I used to watch the Avonlea series every week. It was my childhood version of Downton Abbey, and I never missed it. That was my first introduction to Canadian actress and now filmmaker Sarah Polley (Splice, Dawn of the Dead). I had no idea then just what a fascinating family she had.
Stories We Tell, to quote Polley, is a film about memory. It has won 22 awards and screened at a slew of film festivals including Sundance and the Venice Film Festival. It’s a vulnerable documentary about her vivacious late mother Diane Polley (Street Legal) and the rumors following her death that questioned Sarah’s true parentage.
The film is an investigation of her family’s stories. Each character is given the chance to tell their story as they remember it. The beautifully candid interviews often contradict each other and express how memory is a fleeting understanding of one’s history. Polley’s own involvement in the storytelling is admirably minimal as she refrains from leading her family and family friends from saying anything beyond their truth.
What amazes me about Stories We Tell is how raw and genuine it is. Documentaries often have an agenda. Frequently they have one message they wish to tell while attempting subjectivity by offering bits of the opposing viewpoint. Polley has no agenda. She remains sympathetic to all players involved. Everyone is simply telling their part of the story as they see it, with some allowable, loving speculation about how her mother must have felt since she is the only person unavailable to express her perspective.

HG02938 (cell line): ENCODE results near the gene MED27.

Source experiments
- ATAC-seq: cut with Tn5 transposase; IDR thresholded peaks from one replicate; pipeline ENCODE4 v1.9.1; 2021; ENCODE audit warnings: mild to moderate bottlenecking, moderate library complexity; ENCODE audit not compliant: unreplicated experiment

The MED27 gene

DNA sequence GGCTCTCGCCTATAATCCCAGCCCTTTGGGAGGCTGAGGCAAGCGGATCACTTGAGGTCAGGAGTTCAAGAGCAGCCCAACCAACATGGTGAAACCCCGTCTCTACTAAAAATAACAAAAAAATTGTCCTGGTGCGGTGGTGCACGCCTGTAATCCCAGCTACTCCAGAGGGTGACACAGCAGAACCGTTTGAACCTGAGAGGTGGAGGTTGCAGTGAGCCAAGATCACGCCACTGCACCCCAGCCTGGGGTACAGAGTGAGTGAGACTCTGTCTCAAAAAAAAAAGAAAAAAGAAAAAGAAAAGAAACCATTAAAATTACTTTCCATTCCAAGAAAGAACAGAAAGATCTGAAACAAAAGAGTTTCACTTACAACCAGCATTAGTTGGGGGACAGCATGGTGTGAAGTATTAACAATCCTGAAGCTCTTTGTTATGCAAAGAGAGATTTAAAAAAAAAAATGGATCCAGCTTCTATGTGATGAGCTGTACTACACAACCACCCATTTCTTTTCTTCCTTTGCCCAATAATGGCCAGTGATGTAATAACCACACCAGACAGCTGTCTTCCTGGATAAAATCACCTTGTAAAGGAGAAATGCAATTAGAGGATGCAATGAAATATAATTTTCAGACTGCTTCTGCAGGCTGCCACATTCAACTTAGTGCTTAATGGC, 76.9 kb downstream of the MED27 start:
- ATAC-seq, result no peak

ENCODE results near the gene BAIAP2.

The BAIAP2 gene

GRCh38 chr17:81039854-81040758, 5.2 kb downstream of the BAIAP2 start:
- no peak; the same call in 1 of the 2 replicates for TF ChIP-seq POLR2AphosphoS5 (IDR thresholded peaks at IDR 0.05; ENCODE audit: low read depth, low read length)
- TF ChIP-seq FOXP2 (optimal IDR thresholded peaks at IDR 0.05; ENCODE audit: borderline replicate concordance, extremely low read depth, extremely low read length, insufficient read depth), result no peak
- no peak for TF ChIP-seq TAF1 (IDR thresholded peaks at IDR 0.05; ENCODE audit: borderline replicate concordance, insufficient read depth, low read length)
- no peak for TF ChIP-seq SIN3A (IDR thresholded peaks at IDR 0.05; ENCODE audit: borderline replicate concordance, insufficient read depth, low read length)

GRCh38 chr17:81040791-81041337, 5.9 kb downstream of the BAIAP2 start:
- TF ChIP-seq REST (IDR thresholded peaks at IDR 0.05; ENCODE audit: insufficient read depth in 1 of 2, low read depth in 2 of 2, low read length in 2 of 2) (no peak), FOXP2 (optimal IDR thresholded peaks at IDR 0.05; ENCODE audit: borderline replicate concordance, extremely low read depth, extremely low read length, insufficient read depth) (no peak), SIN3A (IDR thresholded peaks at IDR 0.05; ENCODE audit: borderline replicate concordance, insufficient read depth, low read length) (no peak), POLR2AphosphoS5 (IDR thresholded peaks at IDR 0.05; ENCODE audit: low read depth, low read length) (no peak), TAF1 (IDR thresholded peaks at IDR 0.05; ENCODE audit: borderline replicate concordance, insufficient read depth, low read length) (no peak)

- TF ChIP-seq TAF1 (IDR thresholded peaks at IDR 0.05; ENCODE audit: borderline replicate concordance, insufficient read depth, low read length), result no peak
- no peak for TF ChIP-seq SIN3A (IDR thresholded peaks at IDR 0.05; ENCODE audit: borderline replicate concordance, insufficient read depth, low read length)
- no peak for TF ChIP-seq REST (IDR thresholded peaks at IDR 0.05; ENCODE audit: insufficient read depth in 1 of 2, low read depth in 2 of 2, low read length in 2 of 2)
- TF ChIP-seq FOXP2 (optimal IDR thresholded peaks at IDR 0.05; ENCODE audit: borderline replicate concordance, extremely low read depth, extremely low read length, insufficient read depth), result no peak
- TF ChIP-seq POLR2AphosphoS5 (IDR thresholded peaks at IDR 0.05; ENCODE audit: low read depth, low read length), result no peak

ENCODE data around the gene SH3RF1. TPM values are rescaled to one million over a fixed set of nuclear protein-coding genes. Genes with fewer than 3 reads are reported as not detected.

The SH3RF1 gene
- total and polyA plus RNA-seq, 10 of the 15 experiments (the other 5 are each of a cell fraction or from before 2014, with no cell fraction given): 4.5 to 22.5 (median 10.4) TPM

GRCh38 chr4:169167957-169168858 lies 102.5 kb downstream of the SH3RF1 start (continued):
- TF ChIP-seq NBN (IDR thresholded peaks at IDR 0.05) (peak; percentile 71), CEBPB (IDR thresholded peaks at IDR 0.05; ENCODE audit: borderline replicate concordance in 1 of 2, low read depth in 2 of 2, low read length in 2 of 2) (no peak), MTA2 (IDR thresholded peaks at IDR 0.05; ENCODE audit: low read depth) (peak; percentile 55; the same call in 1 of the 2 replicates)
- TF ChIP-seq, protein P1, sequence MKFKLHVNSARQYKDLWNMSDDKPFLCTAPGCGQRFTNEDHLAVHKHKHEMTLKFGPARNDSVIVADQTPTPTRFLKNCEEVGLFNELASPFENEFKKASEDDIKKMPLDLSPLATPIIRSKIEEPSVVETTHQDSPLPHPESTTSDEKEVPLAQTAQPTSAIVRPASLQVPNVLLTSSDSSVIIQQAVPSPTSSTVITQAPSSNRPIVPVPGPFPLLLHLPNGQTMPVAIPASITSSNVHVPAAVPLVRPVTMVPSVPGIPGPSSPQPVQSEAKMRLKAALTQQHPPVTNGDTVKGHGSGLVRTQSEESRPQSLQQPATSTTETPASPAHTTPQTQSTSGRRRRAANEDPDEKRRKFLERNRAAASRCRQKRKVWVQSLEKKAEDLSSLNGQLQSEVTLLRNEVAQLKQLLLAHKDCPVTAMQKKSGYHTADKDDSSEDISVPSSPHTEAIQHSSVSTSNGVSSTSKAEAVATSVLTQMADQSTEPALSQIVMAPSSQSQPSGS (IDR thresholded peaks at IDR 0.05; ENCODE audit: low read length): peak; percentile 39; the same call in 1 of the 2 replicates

In her interview with Collider, Ms. Polley explains:
“Whether everything in the film is fact, I don’t know. Nothing in the film is intentionally taken out of context, and I think that everybody that’s interviewed in the film is truthful about their memories of events. Whether their truthful memories of events are actually fact, I have no idea, and I don’t think anybody can know that about their own life.”
Polley’s vulnerability is an inspiration to me, and no doubt to those family members she interviewed. Each of them answered her questions gently and frankly, with both laughter and tears. They could have easily lied, but it’s clear that Polley’s own precedent of honesty and objectivity set the tone for the interviews and thus the documentary.
Stories We Tell is fraught with pain and one imagines there could easily have been a lack of closure, since the discussion of Sarah’s true father came after Diane’s death. Instead, the film is one of unconditional love and grace. If the film does have an agenda, it is simply to express that we all make mistakes and in life, we are forced to make choices. Diane did her best in an age when women did not have many choices. The decisions she made – both good, bad and lasting – are the foundation for this moving documentary.
I personally love to hear stories about my family, but it’s only recently that I’ve begun to give grace to the members that have been responsible for the more painful stories. Because it’s true that we all have our perspective. And we all have secrets. We all have the opportunity to give grace when the truth hurts, and extend forgiveness and love even when we don’t understand. That’s the real beauty of Stories We Tell. It’s the tangible, heartening takeaway.